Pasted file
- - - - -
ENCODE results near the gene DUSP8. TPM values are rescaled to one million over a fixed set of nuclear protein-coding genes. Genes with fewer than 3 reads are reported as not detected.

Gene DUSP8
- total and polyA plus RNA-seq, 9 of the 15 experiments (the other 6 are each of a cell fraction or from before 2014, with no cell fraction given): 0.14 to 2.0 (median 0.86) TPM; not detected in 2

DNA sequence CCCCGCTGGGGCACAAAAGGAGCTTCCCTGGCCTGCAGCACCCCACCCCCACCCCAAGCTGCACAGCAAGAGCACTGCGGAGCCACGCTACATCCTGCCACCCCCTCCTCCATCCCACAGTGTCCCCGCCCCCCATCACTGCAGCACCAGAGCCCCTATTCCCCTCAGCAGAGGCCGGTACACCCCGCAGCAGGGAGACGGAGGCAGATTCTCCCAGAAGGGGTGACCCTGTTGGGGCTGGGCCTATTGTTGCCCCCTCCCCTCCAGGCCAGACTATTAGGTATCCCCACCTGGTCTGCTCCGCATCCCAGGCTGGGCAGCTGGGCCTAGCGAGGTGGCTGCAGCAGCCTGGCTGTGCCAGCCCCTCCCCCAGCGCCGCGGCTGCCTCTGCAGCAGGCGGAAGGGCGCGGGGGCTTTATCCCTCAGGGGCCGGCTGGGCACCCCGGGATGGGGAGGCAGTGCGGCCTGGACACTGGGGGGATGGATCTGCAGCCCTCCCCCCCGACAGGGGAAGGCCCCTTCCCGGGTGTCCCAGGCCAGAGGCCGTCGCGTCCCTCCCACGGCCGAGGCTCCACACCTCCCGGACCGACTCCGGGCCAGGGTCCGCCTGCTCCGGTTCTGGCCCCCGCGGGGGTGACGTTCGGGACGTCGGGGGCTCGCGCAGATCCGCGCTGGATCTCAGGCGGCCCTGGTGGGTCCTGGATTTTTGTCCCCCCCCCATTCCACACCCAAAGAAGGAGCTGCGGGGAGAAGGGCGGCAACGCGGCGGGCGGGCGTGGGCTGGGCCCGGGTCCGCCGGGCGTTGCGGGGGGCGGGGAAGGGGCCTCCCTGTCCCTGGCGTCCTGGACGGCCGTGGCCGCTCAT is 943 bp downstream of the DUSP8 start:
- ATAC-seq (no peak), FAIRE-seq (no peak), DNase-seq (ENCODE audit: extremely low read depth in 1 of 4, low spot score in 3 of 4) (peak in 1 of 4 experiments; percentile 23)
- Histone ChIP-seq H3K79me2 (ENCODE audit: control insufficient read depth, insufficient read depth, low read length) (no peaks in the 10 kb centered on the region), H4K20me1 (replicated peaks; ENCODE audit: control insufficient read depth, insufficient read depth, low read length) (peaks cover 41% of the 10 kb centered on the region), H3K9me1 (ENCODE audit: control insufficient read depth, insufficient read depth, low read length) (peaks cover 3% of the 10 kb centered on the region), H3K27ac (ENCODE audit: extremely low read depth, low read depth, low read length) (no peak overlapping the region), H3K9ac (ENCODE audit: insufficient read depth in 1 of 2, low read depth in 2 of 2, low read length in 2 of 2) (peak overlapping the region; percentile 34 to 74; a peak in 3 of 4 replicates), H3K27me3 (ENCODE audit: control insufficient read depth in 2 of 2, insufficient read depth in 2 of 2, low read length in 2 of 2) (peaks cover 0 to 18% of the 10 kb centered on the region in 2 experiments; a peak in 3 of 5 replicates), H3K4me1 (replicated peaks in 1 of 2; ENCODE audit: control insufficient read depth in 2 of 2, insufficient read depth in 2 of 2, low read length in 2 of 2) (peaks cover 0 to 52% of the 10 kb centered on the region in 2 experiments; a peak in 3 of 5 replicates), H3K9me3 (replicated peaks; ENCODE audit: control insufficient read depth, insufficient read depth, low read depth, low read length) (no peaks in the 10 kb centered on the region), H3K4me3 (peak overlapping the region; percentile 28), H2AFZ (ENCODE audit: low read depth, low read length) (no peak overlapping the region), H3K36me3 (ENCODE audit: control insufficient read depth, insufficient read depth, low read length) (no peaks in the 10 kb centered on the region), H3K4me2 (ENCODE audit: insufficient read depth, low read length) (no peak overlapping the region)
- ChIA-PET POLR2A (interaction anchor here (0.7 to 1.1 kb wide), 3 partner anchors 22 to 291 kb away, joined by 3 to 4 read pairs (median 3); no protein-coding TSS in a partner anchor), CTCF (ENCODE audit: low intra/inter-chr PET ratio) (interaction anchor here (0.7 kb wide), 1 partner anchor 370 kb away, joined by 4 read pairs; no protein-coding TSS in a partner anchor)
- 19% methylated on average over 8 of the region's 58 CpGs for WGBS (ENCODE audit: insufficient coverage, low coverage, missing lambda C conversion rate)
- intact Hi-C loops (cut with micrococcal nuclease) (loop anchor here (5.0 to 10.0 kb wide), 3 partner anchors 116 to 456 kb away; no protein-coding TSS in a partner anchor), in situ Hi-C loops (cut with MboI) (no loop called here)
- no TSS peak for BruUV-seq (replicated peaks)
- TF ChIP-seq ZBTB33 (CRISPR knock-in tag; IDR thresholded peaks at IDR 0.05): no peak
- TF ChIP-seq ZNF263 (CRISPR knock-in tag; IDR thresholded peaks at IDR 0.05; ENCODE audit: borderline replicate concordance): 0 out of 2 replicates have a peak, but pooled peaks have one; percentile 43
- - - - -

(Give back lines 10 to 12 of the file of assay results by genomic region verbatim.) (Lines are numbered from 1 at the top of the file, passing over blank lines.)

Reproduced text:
- no TSS peak for BruUV-seq (replicated peaks)
- TF ChIP-seq ZBTB33 (CRISPR knock-in tag; IDR thresholded peaks at IDR 0.05): no peak
- TF ChIP-seq ZNF263 (CRISPR knock-in tag; IDR thresholded peaks at IDR 0.05; ENCODE audit: borderline replicate concordance): 0 out of 2 replicates have a peak, but pooled peaks have one; percentile 43